Porcelain countertops are resistant to ultraviolet (UV) radiation.
So they don’t fade or lose color even when they are exposed to direct sunlight.
This is particularly useful because some countertops, like marble, can react to extreme sunlight and start to fade over time.
Porcelain countertops can withstand heat, cold, and moisture that other countertops may not be able to.
This makes them an excellent choice for almost all areas of the house.
With a porcelain countertop, you never have to worry about discoloration because it will keep looking beautiful no matter what.
Porcelain countertops stand out from the rest when it comes to scratch resistance.
They are as tough and reliable as granite and quartz countertops in this category.
However, beware of ceramic knives. These knives can sometimes leave scratches on porcelain countertops.
So while using knives to prepare your meals on a porcelain countertop, use a chopping board made of hard plastic or wood.
This will protect your porcelain countertop against any potential risks of scratching.
But all in all, porcelain countertops are scratch-resistant to a large extent.
- Porcelain Vs. Quartz Countertops: 10 Key Differences
- Porcelain Vs. Granite Countertops: 8 Key Differences
Cons of Porcelain Countertops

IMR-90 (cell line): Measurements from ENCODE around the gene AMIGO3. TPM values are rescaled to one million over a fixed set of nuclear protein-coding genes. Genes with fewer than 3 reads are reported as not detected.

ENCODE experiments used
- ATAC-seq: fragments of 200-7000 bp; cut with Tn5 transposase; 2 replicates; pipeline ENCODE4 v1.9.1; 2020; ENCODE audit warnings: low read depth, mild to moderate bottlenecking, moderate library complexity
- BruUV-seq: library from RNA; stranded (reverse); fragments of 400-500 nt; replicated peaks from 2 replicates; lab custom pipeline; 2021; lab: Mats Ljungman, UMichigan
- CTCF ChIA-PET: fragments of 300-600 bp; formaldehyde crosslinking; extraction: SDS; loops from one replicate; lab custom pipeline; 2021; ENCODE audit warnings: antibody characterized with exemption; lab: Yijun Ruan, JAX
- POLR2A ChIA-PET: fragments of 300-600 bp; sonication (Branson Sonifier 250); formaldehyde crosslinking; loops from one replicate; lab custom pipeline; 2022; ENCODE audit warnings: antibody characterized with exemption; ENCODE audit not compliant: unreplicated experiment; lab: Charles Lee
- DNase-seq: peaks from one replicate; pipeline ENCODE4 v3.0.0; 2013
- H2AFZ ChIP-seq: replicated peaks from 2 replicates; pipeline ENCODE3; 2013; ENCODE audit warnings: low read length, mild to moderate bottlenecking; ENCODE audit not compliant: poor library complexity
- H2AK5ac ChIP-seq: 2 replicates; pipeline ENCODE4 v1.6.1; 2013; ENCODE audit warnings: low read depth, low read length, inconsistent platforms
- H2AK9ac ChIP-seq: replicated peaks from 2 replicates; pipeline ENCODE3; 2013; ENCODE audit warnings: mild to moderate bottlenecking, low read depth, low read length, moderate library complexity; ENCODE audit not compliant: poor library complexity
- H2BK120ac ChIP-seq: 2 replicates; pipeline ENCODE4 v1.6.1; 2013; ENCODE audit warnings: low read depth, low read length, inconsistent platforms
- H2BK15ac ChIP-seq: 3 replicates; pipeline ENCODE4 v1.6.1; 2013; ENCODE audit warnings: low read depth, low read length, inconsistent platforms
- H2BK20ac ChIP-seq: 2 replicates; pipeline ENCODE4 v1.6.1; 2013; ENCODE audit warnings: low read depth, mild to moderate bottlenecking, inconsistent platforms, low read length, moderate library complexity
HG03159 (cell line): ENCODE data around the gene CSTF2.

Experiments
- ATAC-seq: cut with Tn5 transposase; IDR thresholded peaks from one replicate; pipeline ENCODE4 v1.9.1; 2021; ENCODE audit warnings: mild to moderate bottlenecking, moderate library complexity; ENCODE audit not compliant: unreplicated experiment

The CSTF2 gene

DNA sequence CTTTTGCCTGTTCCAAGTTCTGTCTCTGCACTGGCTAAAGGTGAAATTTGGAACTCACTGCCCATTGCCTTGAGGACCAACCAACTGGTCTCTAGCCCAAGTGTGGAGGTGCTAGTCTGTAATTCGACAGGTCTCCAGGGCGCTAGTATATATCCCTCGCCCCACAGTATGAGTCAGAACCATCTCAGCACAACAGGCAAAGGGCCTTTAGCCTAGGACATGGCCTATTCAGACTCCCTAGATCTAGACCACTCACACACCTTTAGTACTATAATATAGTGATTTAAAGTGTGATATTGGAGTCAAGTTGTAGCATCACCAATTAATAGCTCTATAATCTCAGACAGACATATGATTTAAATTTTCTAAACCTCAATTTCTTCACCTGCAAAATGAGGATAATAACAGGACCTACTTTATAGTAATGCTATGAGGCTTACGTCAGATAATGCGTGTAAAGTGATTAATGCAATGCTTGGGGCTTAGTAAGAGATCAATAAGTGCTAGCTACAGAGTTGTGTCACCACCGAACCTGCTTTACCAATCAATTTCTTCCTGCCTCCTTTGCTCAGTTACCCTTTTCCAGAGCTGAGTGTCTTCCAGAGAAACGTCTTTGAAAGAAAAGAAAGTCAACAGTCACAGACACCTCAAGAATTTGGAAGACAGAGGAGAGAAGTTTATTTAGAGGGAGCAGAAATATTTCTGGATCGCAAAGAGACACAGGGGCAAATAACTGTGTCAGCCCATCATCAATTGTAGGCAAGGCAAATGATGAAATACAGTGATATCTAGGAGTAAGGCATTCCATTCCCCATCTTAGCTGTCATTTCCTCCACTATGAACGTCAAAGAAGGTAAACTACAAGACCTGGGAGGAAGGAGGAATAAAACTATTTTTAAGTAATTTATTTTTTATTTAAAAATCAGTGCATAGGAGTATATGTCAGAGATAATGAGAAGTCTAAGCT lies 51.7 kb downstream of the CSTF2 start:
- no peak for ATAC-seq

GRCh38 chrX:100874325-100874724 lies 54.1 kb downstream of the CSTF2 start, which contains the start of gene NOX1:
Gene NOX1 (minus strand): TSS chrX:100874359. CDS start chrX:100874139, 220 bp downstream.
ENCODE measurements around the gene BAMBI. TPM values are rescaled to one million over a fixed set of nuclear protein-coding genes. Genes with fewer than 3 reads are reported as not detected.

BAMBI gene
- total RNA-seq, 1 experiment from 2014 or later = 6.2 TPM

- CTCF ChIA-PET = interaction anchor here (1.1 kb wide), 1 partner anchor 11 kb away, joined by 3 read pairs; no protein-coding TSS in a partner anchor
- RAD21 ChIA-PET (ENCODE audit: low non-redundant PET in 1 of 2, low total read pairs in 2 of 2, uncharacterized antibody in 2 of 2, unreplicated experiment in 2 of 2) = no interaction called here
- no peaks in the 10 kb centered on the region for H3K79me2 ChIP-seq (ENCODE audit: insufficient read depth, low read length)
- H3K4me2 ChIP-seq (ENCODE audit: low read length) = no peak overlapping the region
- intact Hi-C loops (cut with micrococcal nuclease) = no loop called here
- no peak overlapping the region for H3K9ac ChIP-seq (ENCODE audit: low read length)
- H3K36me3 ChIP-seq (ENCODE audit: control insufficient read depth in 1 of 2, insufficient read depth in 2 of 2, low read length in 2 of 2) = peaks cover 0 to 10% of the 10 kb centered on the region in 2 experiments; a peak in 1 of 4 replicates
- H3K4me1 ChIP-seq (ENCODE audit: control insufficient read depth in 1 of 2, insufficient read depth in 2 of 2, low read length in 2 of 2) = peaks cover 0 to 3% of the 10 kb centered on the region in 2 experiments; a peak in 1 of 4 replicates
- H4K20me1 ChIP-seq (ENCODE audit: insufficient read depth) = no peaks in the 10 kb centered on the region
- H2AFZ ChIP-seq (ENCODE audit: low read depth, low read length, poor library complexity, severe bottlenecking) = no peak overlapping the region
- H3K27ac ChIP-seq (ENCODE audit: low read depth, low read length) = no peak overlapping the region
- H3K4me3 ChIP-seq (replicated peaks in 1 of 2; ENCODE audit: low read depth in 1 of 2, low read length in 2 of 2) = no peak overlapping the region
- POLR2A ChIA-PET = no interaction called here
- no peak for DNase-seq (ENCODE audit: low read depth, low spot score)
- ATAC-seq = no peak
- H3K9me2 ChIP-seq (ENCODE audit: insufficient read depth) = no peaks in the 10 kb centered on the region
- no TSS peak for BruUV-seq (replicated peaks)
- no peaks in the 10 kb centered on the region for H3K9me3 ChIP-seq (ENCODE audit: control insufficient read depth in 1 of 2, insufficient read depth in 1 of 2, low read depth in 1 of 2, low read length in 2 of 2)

Porcelain countertops are very useful, but they have some drawbacks that you should be aware of.
1. Design Patterns Are Printed on The Countertop
The design patterns on the porcelain countertops are only surface-level.
They are printed on the top and not built into the countertop material.
This means that if you have rounded edges on your countertop, the printed patterns may not be visible on them.
Another thing to keep in mind is that if your porcelain countertop chips, then its interior surface will be of one solid color without any design pattern on it.
That’s why care must be taken while applying an edge to porcelain countertops so that too many layers of its pattern don’t get removed.
Otherwise, the aesthetic of the porcelain countertop will get ruined.
For this reason, mitered and square edges work best on porcelain countertops.
These edges don’t go too deep to scrape away all the design patterns from the countertop.
2. Porcelain Countertops Can Crack
Porcelain countertops can crack under blunt force.
So if you use heavy tools such as hammers or meat cleavers on them, then porcelain countertops can crack.
But it’s worth noting that porcelain countertops rarely crack or scratch compared to other materials.
Even though they are vulnerable to scratches from ceramic knives, many experts rate porcelain just behind a stone in terms of resistance.
These countertops usually crack only when they are being cut, fabricated, or transported before installation.
Further Reading: Porcelain Countertop Costs (Explained for First-Timers)
3. Limited Edge Options
Countertops of other materials, such as solid natural stone or quartz composite, offer almost endless edge options.
However, you’re limited to a couple of edge profiles when it comes to porcelain countertops.
While some basic edge options are available such as round, beveled, and straight, the most common choices are square or mitered edges.
So if you want to get creative with your countertop edges, then you are better off with non-porcelain countertops.